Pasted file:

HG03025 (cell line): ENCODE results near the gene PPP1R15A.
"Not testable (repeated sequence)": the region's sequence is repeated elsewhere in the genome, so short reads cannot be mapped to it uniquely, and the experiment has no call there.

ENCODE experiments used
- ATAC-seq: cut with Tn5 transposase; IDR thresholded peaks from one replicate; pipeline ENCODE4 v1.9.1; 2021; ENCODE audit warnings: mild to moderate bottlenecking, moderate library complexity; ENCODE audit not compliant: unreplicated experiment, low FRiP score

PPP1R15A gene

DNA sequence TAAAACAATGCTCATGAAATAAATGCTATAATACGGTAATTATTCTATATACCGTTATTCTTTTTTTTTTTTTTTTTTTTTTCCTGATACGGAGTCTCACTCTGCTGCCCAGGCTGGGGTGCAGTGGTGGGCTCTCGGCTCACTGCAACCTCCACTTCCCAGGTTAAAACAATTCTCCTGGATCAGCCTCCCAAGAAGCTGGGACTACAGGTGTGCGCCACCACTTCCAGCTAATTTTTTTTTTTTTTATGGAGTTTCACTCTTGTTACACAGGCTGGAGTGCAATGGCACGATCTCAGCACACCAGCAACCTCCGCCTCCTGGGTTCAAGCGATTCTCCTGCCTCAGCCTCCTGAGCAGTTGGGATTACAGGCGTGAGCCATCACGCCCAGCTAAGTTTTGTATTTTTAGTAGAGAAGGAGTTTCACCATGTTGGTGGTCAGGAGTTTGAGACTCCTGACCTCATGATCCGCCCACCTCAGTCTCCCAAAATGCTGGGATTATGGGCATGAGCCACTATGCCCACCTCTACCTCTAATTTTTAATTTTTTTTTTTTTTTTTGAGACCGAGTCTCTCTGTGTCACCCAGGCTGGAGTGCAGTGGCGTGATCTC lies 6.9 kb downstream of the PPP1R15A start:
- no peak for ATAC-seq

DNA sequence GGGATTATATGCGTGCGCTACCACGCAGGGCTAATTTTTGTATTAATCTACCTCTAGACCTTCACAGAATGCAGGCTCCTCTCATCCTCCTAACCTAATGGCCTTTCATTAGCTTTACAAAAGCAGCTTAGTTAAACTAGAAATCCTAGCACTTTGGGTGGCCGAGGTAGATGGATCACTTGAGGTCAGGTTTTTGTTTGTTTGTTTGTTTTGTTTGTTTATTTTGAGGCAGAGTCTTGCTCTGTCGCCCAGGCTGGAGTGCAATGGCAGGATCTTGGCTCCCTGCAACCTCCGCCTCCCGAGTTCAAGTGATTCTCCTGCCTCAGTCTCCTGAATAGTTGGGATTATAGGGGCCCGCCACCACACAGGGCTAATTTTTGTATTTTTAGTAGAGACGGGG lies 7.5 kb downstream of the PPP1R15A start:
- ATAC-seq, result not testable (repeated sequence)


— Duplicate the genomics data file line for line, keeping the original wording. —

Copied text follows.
HG03025 (cell line): ENCODE results near the gene PPP1R15A.
"Not testable (repeated sequence)": the region's sequence is repeated elsewhere in the genome, so short reads cannot be mapped to it uniquely, and the experiment has no call there.

ENCODE experiments used
- ATAC-seq: cut with Tn5 transposase; IDR thresholded peaks from one replicate; pipeline ENCODE4 v1.9.1; 2021; ENCODE audit warnings: mild to moderate bottlenecking, moderate library complexity; ENCODE audit not compliant: unreplicated experiment, low FRiP score

PPP1R15A gene

DNA sequence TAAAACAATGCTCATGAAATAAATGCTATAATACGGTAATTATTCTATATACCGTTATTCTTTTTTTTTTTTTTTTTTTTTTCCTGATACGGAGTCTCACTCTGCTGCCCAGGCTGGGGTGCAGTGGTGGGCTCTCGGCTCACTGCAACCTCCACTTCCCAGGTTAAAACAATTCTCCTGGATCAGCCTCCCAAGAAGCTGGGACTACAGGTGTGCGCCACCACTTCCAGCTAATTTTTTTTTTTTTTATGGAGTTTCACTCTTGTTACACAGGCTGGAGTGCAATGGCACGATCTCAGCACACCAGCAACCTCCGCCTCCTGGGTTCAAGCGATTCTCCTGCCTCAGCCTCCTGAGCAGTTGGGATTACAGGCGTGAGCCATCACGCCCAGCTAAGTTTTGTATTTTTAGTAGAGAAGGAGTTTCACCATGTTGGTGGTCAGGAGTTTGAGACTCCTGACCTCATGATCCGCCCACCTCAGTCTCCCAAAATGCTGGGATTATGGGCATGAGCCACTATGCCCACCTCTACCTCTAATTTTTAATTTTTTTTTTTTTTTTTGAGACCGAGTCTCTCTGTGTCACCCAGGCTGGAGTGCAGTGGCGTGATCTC lies 6.9 kb downstream of the PPP1R15A start:
- no peak for ATAC-seq

DNA sequence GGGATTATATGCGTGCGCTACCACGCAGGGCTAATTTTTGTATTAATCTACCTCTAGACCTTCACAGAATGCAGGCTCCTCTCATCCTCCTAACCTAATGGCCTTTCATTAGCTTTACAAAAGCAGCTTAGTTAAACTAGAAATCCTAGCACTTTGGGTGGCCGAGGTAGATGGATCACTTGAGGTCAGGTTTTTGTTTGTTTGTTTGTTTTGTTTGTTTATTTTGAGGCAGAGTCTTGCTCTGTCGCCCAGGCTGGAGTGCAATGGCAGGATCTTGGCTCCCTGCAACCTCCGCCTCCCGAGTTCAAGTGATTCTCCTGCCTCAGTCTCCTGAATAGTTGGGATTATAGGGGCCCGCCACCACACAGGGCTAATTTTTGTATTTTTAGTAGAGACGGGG lies 7.5 kb downstream of the PPP1R15A start:
- ATAC-seq, result not testable (repeated sequence)